"There is always a philosophy for lack of courage."—Albert Camus

Friday, April 28, 2006

Identity Cries "Sis!"

So apparently the novel by the Indian American chick, Hiawatha or something, got pulled because she was plagiarising another genius named McNugget or some such thing. The premise of McSmeup's book was that an Irish girl was a little confused and fell in love whilst the startling and bold new envelope-pushing premise of Sacagawea's book was that an Indian girl was a little confused and fell in love.

Isn't it a shame that two artists could not pursue their separate literary visions in the refreshingly original way that would reflect their unique personalities and perspectives? Sometimes life disappoints.

8 comments:

James Elliott said...

Aside from the whole "scam concocted to get into Harvard" aspect, I believe the plagiarism is related to whole passages cut-and-pasted, not merely idea-stealing. And I know the whole American Indian thing is supposed to be funny, but it's really just offensive.

Jay D. Homnick said...

Let's take a poll, see who else is offended. Puhleez.

James Elliott said...

Well, considering that you can't tell the difference between Sacagawea (an American Indian) and Kaavya (an East Indian), I'd have to say you're kind of in the wrong here, even if you're just trying to be clever.

To put it offensively, you didn't ask the right question before you wrote: "Casino Indian or 7-Eleven Indian?" Offensive, but it illustrates the point. You didn't just miss the point, you missed an entire culture of a billion-plus people.

I know you were trying to be clever, but really, it was just dumb. You really don't see how "Oh, an Indian! How droll! I'll make a play on the two different cultural meanings and have a bit of a larf at both cultures' expense!" is a bit offensive?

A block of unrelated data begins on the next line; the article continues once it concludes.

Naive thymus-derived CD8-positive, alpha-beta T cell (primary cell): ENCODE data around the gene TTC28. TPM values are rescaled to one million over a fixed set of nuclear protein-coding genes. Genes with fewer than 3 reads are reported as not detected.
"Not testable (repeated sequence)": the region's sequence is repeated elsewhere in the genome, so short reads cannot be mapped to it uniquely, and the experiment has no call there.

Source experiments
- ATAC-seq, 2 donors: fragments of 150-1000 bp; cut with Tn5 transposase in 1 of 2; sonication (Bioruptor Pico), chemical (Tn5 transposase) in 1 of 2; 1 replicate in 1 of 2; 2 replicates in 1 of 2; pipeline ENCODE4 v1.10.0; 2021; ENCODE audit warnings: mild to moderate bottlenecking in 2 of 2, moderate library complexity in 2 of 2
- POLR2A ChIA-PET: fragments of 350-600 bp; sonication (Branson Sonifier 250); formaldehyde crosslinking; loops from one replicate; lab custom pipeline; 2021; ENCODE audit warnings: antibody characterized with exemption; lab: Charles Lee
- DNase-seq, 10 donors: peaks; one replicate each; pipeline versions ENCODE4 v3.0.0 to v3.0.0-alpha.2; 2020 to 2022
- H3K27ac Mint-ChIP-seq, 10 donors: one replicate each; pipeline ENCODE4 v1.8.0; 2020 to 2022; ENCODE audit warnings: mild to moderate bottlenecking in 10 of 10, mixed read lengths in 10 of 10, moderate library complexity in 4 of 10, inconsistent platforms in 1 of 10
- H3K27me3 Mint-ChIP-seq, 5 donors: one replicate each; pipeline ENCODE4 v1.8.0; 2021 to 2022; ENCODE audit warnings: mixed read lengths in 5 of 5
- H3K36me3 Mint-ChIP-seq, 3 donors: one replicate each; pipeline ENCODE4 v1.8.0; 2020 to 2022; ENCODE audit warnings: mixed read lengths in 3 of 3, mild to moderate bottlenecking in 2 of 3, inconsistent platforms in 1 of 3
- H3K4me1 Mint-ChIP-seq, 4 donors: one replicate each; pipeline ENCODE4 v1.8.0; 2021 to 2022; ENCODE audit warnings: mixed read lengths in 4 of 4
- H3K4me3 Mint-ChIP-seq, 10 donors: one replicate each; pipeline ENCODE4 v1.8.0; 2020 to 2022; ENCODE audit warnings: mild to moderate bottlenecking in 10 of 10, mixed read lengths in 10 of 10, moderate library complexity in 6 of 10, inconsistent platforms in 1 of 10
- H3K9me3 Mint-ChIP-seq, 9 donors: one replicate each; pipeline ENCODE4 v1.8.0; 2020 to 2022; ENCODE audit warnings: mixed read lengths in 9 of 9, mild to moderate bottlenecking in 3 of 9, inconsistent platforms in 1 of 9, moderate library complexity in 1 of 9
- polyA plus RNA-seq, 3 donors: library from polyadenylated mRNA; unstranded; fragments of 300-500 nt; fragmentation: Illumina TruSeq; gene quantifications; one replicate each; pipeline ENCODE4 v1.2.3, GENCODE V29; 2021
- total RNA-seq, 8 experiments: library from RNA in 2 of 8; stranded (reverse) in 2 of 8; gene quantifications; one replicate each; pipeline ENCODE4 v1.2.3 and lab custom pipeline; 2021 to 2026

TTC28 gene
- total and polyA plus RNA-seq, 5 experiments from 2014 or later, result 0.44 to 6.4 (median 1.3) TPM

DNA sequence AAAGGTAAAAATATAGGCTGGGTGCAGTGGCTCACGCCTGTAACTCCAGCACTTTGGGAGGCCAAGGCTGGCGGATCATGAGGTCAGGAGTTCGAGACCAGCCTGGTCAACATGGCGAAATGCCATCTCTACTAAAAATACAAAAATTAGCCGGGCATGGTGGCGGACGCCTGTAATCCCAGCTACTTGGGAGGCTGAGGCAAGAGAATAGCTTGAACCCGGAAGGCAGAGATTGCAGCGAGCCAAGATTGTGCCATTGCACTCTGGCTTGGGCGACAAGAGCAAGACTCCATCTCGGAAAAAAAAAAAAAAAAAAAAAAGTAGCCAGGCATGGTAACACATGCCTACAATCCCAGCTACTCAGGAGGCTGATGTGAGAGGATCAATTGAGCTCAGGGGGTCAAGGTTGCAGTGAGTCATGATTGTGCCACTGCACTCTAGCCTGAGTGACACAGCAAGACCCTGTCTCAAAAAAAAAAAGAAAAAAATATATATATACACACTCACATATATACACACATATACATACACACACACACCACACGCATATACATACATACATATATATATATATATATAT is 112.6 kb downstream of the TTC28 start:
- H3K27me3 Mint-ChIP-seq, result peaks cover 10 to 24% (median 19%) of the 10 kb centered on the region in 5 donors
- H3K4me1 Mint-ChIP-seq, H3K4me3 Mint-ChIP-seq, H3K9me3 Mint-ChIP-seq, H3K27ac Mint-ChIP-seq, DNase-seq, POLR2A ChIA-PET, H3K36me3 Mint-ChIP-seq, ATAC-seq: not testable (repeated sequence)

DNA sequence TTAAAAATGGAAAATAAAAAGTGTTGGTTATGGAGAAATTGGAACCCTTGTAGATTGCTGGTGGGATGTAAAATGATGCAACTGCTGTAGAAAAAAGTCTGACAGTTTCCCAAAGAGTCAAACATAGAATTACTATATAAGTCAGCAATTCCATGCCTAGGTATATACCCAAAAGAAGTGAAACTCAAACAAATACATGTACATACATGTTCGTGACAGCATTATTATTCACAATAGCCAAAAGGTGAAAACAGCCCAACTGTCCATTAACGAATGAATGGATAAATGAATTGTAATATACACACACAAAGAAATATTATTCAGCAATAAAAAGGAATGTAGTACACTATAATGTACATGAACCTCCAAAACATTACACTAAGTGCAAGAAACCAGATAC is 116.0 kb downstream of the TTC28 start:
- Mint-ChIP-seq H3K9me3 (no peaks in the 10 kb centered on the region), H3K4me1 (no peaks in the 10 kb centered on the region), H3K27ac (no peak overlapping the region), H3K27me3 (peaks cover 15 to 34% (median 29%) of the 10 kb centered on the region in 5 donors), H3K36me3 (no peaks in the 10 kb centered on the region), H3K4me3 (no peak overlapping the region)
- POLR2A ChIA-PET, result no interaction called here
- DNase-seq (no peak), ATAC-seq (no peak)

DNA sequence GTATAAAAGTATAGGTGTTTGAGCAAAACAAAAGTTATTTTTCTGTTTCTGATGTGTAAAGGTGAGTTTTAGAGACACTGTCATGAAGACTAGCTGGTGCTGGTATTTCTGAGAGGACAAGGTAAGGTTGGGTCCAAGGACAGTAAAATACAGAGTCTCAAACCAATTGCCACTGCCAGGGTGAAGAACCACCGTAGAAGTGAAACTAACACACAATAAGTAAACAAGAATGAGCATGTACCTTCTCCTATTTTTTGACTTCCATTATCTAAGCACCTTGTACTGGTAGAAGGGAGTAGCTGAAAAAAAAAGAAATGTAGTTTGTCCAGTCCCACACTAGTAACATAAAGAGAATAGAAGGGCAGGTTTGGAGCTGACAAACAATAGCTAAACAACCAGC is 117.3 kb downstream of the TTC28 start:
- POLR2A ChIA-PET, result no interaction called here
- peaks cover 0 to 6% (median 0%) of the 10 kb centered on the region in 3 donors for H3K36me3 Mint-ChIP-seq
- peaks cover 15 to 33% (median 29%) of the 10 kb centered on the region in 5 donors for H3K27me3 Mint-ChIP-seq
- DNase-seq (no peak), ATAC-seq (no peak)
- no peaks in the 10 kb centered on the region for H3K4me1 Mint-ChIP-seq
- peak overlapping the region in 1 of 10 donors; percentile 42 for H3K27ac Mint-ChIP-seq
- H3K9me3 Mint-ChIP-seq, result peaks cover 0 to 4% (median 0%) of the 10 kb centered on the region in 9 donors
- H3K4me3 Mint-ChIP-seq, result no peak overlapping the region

Kathy Hutchins said...

Due respect, James, but I think you're the one missing Jay's point. Perhaps that's because you're male and you have no teenaged daughters. This entire genre of literature is so repetitive, unimaginative, formulaic and just plain pond-bottom dumb that the idea of one author stealing anything from another is devoid of meaning. He's mimicking the idiot style of these estrogen moron-bombs. I thought it was sidesplitting.

James Elliott said...

No, Kathy, with respect, I got that, which is why I pointed out that the plagiarism is, in fact, a case of 29 pages directly lifted from the book in question. I, for one, don't care about plot infringement. Like you said, much of modern writing and visual media is so formulaic it's a far greater feat to have failed to "lift" something from another work. Trying to be clever isn't license to be completely wrong.

My problem with the post is that his play on "Indian" was offensive. Not "PC" offensive - I couldn't give two tugs of a dead dog's tail about PC - but rather offensive because it was ignorant. So ignorant it rises to the level of stupid. That kind of stupidity is like a virus, and is easily communicable, making all who read it all the dumber for it. That kind of ignorant stupidity needs to be cauterized and excised from common parlance for the good of mankind.

Jay D. Homnick said...

Thanks, Kathy, for expressing my point exactly right. Remind me when I sell a book to make sure you get a slot reviewing it somewhere.

As for James' point that someone might think that I didn't know the difference between an American Indian and an Indian American, I would think that my years of tenure as a columnist with humorous tendencies would have earned me the benefit of my readers' doubt.

And as Tom would say if you asked him, that's kind of the point of this blog which houses a group of regularly published authors. This is a place where people can come knowing that a thing like that will be humor and not ignorance.

Devang said...

As an Indian reading, it would've been funny if is was an Indian actress's name (i.e Aishwarya Rai, or just Aiswarya) instead of Sacagawea. Actresses copy from each other all the time...

I had to read that 4 times before I got it, because I tend to delibrately skip names while I read. First time that's hampered by abilities.

Tom Van Dyke said...

Indeed, Jay. There's a certain malevolence of the doubt about the internet that's disconcerting.